The main points:

Timescales for reaching agreement Starting from a position of shared regulation might speed things up compared to negotiations with Canada to put in place the Comprehensive Economic and Trade Agreement (CETA) – but there is no precedent for a deal of this scale covering goods and services being done in two years.

  • The Government will need to provide clarity on how it will address divergence in rules and standards, and resolve trade disputes, outside of the jurisdiction of the Court of Justice of the EU (CJEU).
  • London is a ‘pre-eminent’ global financial centre and the financial services industry supports a large number of jobs in London and across the UK. It is in both the UK's and the EU's interests to ensure minimal disruption when the UK leaves the EU. The Government should seek an arrangement that allows UK based firms to continue to provide financial services freely across Europe. Financial and professional services will require time to adjust to any new trading arrangements and we should seek to agree a phased process of implementation.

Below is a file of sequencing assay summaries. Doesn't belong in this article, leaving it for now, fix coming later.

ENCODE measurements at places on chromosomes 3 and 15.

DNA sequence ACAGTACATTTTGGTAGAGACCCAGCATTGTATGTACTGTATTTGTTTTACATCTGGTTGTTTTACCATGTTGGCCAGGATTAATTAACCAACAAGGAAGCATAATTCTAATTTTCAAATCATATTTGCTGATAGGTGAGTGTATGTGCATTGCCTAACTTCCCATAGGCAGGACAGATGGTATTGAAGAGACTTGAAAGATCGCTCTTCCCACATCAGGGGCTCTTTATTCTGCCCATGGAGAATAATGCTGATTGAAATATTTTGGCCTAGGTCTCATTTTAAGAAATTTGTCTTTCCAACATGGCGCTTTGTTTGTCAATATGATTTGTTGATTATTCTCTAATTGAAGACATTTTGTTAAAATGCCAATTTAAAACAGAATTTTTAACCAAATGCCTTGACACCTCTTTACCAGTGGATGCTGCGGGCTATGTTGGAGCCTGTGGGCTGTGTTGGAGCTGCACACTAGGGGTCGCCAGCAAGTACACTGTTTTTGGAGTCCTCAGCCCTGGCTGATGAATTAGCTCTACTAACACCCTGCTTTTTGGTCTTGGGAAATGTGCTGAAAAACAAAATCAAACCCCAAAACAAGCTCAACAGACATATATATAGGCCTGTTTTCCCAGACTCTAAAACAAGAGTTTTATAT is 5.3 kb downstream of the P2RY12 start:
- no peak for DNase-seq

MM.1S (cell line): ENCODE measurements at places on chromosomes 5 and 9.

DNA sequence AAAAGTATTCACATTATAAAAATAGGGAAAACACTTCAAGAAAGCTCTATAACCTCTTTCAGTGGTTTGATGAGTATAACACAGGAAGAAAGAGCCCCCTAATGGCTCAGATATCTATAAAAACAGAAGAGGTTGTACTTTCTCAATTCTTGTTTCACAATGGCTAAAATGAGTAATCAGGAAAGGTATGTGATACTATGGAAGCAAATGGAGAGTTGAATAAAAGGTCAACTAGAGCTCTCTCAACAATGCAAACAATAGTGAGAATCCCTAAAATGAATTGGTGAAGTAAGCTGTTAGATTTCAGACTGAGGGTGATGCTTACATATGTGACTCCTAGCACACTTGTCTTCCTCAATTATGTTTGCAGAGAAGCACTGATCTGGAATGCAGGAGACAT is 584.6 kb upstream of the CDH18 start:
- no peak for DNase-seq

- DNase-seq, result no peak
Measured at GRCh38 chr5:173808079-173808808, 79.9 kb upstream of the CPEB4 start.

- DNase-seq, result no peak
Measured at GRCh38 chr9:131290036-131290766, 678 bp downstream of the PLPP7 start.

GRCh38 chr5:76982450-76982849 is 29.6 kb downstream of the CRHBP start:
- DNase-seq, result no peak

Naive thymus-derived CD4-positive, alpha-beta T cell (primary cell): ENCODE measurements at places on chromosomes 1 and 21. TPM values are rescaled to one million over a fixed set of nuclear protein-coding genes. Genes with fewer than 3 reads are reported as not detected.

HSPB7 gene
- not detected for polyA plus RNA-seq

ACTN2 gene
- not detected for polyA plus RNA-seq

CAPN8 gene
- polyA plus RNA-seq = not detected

• The Government must seek to maintain uninterrupted UK–EU data flows by securing a data adequacy agreement with the EU before the end of the Article 50 negotiations.

FTAs with non-EU countries - Government must seek clarity on whether UK can be grandfathered into existing EU/ FTAs.

Co-operating on fight against crime and terrorism - There should be scope for an ‘imaginative solution’ to enable the UK to continue some level of involvement with Europol for the benefit of all European citizens. The value of maintaining participation in the European Arrest Warrant – or at least securing an analogous agreement – has also been commended to the Committee.

Immigration - The UK's own new arrangements for migration from the EU will need to be flexible enough to meet the needs of the economy across the UK. This includes a broad range of sectors, both high and low skilled, including scientists, bankers, vets, care workers, health professionals and seasonal agriculture workers. Government should also give thought to a geographical basis for immigration.